Acton Institute Powerblog Archives

Post Tagged 'Wisdom'

Man Is Not the Measure: Whittaker Chambers on Tyson’s ‘Rationalia’

“Men have never been so educated, but wisdom, even as an idea, has conspicuously vanished from the world.” –Whittaker Chambers The vain self-confidence of high-minded planners and politicians has caused great harm throughout human history, much of it done in the name of “reason” and “science” and “progress.” In an information age such as ours, the technocratic temptation is stronger than ever. Continue Reading...

Living in the Mystery of Kingdom Stewardship

When it comes to economic stewardship, Christians are called to a frame of mind distinct from the world around us. Though we, like anyone, will sow and bear fruit, ours is an approach driven less by ownership than by partnership, a collaboration with a source of provision before and beyond ourselves.  Continue Reading...

Pentecost Reimagined: How the Spirit Reveals New Economies

Pentecost Sunday: The Holy Spirit comes with tongues of fire and an “incendiary community” is empowered for mission. Pentecost is not the birth of the church. The church is conceived in the words and works of Jesus as he gathers followers and promises, “If any one is thirsty, let him come to me and drink. Continue Reading...

Chalk Art For The Life of the World

In his review of the Acton Institute’s film series, For the Life of the World: Letters to the Exiles, Andy Crouch noted its artistic merits, observing how well it conveyed “deeply Christian themes in widely accessible ways.” “I can only hope that many of us will indeed watch and learn,” he writes, “and that we will then give ourselves away, as skillfully, promptly, and sincerely as these filmmakers have done, for the life of the world.” Now, in response to the series, other artists are joining in on that endeavor. Continue Reading...

The Calling of the Christian Scholar

In the latest issue of Themelios, Robert Covolo reviews  Abraham Kuyper’s newly translated Scholarship alongside Richard Mouw’s Called to the Life of the Mind, examining the common traits that emerge from two perspectives on scholarship from the “Kuyperian strain.” Outside of the differences in tone and audience that one might expect from authors separated by a century (and an ocean, for that matter), Covolo notices each author’s emphasis on scholarship as a distinct “sphere,” thus involving a distinct calling. Continue Reading...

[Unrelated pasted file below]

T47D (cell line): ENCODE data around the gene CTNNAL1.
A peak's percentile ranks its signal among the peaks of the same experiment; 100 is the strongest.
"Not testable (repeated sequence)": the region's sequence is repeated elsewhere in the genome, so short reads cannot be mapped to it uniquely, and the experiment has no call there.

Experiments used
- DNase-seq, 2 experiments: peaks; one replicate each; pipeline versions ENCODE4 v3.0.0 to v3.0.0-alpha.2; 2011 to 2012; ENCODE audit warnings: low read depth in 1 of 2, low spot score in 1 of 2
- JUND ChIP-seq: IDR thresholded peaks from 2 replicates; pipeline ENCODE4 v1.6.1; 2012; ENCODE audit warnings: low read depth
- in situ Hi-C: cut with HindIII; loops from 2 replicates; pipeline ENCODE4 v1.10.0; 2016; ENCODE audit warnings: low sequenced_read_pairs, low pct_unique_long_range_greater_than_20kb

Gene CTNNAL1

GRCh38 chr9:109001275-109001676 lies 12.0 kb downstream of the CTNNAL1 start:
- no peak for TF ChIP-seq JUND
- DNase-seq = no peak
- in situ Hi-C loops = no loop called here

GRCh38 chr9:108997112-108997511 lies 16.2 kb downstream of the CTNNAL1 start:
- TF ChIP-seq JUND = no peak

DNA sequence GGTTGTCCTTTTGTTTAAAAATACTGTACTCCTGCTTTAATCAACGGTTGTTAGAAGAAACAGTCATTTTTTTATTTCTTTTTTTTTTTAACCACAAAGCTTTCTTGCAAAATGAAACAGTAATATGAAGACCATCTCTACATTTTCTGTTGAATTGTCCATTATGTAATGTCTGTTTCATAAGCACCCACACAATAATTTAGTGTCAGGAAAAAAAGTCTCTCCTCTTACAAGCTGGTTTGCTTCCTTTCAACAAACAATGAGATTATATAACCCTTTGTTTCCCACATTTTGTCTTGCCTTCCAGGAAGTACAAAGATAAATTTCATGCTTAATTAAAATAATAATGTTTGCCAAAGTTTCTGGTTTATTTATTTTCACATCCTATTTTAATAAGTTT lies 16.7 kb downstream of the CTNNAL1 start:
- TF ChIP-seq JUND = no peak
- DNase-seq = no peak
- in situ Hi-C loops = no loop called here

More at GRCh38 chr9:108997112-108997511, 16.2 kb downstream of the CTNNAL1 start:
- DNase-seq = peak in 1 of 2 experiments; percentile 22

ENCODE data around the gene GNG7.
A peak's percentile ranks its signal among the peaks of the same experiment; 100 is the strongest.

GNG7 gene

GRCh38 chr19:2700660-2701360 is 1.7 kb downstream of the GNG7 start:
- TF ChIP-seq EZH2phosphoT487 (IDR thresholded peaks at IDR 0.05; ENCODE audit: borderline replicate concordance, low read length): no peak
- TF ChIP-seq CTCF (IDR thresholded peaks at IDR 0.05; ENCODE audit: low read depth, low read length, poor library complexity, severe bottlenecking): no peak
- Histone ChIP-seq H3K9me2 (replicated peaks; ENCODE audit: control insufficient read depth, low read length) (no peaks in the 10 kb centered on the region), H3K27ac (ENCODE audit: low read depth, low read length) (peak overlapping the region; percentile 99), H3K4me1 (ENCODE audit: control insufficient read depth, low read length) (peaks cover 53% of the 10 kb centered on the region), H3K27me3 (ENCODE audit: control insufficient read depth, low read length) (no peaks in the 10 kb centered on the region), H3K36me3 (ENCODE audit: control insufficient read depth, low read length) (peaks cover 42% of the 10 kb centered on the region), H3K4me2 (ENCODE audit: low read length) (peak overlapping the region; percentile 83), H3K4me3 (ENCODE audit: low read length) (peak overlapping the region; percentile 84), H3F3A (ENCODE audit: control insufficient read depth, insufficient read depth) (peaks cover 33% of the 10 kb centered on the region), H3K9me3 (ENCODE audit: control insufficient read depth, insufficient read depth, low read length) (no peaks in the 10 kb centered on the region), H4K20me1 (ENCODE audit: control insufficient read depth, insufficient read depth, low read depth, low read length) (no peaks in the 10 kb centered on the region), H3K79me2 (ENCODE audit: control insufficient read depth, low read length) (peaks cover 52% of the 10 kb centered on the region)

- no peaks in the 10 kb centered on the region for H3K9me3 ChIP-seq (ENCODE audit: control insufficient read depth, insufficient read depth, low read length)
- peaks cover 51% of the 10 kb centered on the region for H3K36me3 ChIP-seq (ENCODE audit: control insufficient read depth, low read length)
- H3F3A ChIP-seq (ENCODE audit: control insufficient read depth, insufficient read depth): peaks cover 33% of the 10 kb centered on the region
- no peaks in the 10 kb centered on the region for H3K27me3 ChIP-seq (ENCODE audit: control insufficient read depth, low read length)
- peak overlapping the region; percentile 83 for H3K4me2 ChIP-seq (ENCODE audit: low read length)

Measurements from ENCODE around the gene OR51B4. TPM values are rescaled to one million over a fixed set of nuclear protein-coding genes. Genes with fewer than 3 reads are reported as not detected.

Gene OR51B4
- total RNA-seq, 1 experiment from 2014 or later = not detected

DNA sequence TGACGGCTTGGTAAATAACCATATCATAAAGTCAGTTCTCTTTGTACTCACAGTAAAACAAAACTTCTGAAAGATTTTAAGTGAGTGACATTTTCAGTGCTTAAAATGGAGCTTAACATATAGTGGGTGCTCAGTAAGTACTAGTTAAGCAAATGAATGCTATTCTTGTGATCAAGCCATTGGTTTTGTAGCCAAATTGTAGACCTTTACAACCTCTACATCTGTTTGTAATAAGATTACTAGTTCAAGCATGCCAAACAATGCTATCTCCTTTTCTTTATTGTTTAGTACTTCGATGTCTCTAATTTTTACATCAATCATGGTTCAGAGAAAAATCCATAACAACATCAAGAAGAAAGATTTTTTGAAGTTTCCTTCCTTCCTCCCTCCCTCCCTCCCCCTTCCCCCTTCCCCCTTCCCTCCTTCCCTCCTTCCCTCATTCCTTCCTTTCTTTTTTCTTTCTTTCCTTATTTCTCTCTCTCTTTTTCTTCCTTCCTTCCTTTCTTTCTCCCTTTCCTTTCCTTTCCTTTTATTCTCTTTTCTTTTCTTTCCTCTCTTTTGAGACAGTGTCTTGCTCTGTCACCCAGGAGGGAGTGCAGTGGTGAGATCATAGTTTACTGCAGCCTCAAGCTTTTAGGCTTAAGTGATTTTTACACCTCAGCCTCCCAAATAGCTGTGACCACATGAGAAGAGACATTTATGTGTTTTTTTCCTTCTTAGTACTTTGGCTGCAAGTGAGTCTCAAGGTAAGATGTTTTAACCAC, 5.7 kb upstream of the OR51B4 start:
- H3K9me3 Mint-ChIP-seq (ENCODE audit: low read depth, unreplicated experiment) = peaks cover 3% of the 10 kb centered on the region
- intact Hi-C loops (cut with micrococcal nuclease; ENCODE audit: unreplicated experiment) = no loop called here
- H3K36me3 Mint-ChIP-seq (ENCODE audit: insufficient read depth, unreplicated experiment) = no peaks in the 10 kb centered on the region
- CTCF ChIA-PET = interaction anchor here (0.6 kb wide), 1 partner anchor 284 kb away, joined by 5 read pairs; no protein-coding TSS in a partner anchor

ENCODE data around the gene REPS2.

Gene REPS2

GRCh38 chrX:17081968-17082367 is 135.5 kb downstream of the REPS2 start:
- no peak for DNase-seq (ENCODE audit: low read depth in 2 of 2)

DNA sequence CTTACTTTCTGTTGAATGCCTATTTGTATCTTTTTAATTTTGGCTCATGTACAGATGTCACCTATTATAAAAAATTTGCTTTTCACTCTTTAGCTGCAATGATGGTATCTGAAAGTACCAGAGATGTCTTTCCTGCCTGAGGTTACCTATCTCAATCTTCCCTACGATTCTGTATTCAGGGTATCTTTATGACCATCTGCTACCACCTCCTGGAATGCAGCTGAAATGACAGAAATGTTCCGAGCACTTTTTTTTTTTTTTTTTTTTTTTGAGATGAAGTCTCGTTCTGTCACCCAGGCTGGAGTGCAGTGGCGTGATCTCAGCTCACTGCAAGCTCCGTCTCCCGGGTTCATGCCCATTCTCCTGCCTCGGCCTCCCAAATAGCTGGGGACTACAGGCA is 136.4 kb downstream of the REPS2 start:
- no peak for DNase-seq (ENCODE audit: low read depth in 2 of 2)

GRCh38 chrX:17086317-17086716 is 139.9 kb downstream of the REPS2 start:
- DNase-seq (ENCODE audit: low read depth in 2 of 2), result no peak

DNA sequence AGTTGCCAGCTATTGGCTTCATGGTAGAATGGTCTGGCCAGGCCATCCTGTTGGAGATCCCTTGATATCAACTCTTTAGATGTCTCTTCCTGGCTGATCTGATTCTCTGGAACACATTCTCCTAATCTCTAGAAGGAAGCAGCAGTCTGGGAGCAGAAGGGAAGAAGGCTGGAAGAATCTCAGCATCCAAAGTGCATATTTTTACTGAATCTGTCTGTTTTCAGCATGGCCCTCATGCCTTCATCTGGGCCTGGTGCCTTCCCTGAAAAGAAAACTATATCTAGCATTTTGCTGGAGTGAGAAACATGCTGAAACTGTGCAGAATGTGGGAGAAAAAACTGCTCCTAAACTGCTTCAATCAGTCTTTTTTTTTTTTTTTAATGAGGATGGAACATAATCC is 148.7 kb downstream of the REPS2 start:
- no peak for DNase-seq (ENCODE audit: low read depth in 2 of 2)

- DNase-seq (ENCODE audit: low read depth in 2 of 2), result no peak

5 Principles for Spiritual Discernment in the Economic Order

If there’s one area of the faith-work conversation that’s lacking in exploration and introspection, it’s the role of spiritual discernment in the day-to-day decisions of economic life. It’s one thing to orient one’s heart and mind around the big picture of vocation and stewardship — no small feat, to be sure — but if economics is about the intersection of knowledge and human action, what does it mean to serve a God whose thoughts are higher than our thoughts?  Continue Reading...

C.S. Lewis on Vocation in the Economy of Wisdom

In Abraham Kuyper’s newly translated Scholarship, he explores the Christian’s role in the Economy of Wisdom. Addressing students of Free University in Amsterdam, he asks, “What should be the goal of university study and the goal of living and working in the sacred domain of scholarship?” Though he observes certain similarities with other forms of labor — between teacher and farmer, professor and factory worker — and though each vocation is granted by God, Kuyper notes that the scholar is distinct in setting the scope of his stewardship on the mind itself. Continue Reading...

Spirit Empowerment in the Economic Order

In the latest Journal of Markets and Morality, Joseph Gorra reviews Dr. Charlie Self’s new book, Flourishing Churches and Communities, calling it a “joyous, practical, and insightful primer to the integration of ‘faith, work, and economics” that will inspire “a pathway for leaders of Pentecostal thought to reflect on public life in a renewed way.” The book is one of four tradition-specific primers from the Acton Institute, and although it focuses specifically on a Pentecostal perspective, Gorra rightly observes that Self writes in a way that draws wide appreciation for the work of the Spirit in economic life. Continue Reading...